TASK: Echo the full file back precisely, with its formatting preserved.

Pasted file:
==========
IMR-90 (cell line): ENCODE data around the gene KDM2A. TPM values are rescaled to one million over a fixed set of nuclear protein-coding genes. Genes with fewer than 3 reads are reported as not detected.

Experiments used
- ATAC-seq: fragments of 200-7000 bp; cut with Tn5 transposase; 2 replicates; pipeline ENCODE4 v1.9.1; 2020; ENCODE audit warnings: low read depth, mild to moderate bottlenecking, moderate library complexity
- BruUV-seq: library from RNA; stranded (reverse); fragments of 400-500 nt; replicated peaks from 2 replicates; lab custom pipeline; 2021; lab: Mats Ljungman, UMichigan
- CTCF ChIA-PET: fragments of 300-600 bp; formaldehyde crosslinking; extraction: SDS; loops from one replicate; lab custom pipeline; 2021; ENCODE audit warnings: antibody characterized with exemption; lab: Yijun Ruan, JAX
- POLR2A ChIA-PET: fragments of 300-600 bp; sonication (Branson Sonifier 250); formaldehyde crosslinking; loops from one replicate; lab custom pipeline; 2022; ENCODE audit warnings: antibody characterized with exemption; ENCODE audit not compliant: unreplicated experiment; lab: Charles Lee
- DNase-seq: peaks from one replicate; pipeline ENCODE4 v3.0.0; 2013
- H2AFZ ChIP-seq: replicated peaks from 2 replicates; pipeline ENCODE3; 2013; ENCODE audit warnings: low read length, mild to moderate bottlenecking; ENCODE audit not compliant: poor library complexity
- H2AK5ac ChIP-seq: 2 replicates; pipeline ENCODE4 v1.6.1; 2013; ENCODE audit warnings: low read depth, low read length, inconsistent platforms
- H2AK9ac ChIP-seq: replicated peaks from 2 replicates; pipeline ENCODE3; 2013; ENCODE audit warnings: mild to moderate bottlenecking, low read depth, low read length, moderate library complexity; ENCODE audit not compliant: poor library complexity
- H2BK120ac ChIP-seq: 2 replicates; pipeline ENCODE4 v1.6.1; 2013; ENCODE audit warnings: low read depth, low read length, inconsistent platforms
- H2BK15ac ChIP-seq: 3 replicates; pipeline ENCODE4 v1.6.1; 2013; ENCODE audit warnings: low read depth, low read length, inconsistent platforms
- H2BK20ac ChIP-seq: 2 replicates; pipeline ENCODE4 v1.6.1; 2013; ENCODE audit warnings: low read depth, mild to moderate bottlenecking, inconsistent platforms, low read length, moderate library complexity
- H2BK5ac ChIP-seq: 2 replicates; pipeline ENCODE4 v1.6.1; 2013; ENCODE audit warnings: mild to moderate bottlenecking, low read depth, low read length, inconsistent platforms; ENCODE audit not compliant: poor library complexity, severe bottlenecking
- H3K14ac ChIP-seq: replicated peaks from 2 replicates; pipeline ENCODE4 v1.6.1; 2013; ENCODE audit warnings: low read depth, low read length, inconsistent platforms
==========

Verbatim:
IMR-90 (cell line): ENCODE data around the gene KDM2A. TPM values are rescaled to one million over a fixed set of nuclear protein-coding genes. Genes with fewer than 3 reads are reported as not detected.

Experiments used
- ATAC-seq: fragments of 200-7000 bp; cut with Tn5 transposase; 2 replicates; pipeline ENCODE4 v1.9.1; 2020; ENCODE audit warnings: low read depth, mild to moderate bottlenecking, moderate library complexity
- BruUV-seq: library from RNA; stranded (reverse); fragments of 400-500 nt; replicated peaks from 2 replicates; lab custom pipeline; 2021; lab: Mats Ljungman, UMichigan
- CTCF ChIA-PET: fragments of 300-600 bp; formaldehyde crosslinking; extraction: SDS; loops from one replicate; lab custom pipeline; 2021; ENCODE audit warnings: antibody characterized with exemption; lab: Yijun Ruan, JAX
- POLR2A ChIA-PET: fragments of 300-600 bp; sonication (Branson Sonifier 250); formaldehyde crosslinking; loops from one replicate; lab custom pipeline; 2022; ENCODE audit warnings: antibody characterized with exemption; ENCODE audit not compliant: unreplicated experiment; lab: Charles Lee
- DNase-seq: peaks from one replicate; pipeline ENCODE4 v3.0.0; 2013
- H2AFZ ChIP-seq: replicated peaks from 2 replicates; pipeline ENCODE3; 2013; ENCODE audit warnings: low read length, mild to moderate bottlenecking; ENCODE audit not compliant: poor library complexity
- H2AK5ac ChIP-seq: 2 replicates; pipeline ENCODE4 v1.6.1; 2013; ENCODE audit warnings: low read depth, low read length, inconsistent platforms
- H2AK9ac ChIP-seq: replicated peaks from 2 replicates; pipeline ENCODE3; 2013; ENCODE audit warnings: mild to moderate bottlenecking, low read depth, low read length, moderate library complexity; ENCODE audit not compliant: poor library complexity
- H2BK120ac ChIP-seq: 2 replicates; pipeline ENCODE4 v1.6.1; 2013; ENCODE audit warnings: low read depth, low read length, inconsistent platforms
- H2BK15ac ChIP-seq: 3 replicates; pipeline ENCODE4 v1.6.1; 2013; ENCODE audit warnings: low read depth, low read length, inconsistent platforms
- H2BK20ac ChIP-seq: 2 replicates; pipeline ENCODE4 v1.6.1; 2013; ENCODE audit warnings: low read depth, mild to moderate bottlenecking, inconsistent platforms, low read length, moderate library complexity
- H2BK5ac ChIP-seq: 2 replicates; pipeline ENCODE4 v1.6.1; 2013; ENCODE audit warnings: mild to moderate bottlenecking, low read depth, low read length, inconsistent platforms; ENCODE audit not compliant: poor library complexity, severe bottlenecking
- H3K14ac ChIP-seq: replicated peaks from 2 replicates; pipeline ENCODE4 v1.6.1; 2013; ENCODE audit warnings: low read depth, low read length, inconsistent platforms